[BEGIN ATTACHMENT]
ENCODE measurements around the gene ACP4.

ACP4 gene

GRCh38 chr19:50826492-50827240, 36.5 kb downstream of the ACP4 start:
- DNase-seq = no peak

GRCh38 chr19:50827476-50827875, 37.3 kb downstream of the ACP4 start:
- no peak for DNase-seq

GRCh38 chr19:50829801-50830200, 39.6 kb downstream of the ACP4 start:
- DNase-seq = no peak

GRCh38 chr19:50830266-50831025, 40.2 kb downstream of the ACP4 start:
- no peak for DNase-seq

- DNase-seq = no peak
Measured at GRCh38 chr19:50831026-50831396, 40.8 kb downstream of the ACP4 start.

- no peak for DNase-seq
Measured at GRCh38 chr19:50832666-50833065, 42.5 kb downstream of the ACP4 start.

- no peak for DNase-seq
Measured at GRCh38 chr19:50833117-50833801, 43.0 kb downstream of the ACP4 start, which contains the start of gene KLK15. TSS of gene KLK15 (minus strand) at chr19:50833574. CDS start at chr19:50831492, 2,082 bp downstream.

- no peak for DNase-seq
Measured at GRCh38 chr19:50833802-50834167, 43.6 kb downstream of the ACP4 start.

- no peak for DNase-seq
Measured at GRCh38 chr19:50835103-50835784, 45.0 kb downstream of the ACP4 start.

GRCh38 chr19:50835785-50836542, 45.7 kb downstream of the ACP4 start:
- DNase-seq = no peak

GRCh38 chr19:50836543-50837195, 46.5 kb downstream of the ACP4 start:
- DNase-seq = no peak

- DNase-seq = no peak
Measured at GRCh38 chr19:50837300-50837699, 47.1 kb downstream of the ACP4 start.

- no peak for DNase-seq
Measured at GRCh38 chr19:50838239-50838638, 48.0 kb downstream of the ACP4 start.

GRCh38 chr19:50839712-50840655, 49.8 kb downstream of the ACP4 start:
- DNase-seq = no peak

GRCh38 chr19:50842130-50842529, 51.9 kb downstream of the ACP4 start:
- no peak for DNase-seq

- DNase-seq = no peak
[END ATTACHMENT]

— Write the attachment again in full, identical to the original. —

ENCODE measurements around the gene ACP4.

ACP4 gene

GRCh38 chr19:50826492-50827240, 36.5 kb downstream of the ACP4 start:
- DNase-seq = no peak

GRCh38 chr19:50827476-50827875, 37.3 kb downstream of the ACP4 start:
- no peak for DNase-seq

GRCh38 chr19:50829801-50830200, 39.6 kb downstream of the ACP4 start:
- DNase-seq = no peak

GRCh38 chr19:50830266-50831025, 40.2 kb downstream of the ACP4 start:
- no peak for DNase-seq

- DNase-seq = no peak
Measured at GRCh38 chr19:50831026-50831396, 40.8 kb downstream of the ACP4 start.

- no peak for DNase-seq
Measured at GRCh38 chr19:50832666-50833065, 42.5 kb downstream of the ACP4 start.

- no peak for DNase-seq
Measured at GRCh38 chr19:50833117-50833801, 43.0 kb downstream of the ACP4 start, which contains the start of gene KLK15. TSS of gene KLK15 (minus strand) at chr19:50833574. CDS start at chr19:50831492, 2,082 bp downstream.

- no peak for DNase-seq
Measured at GRCh38 chr19:50833802-50834167, 43.6 kb downstream of the ACP4 start.

- no peak for DNase-seq
Measured at GRCh38 chr19:50835103-50835784, 45.0 kb downstream of the ACP4 start.

GRCh38 chr19:50835785-50836542, 45.7 kb downstream of the ACP4 start:
- DNase-seq = no peak

GRCh38 chr19:50836543-50837195, 46.5 kb downstream of the ACP4 start:
- DNase-seq = no peak

- DNase-seq = no peak
Measured at GRCh38 chr19:50837300-50837699, 47.1 kb downstream of the ACP4 start.

- no peak for DNase-seq
Measured at GRCh38 chr19:50838239-50838638, 48.0 kb downstream of the ACP4 start.

GRCh38 chr19:50839712-50840655, 49.8 kb downstream of the ACP4 start:
- DNase-seq = no peak

GRCh38 chr19:50842130-50842529, 51.9 kb downstream of the ACP4 start:
- no peak for DNase-seq

- DNase-seq = no peak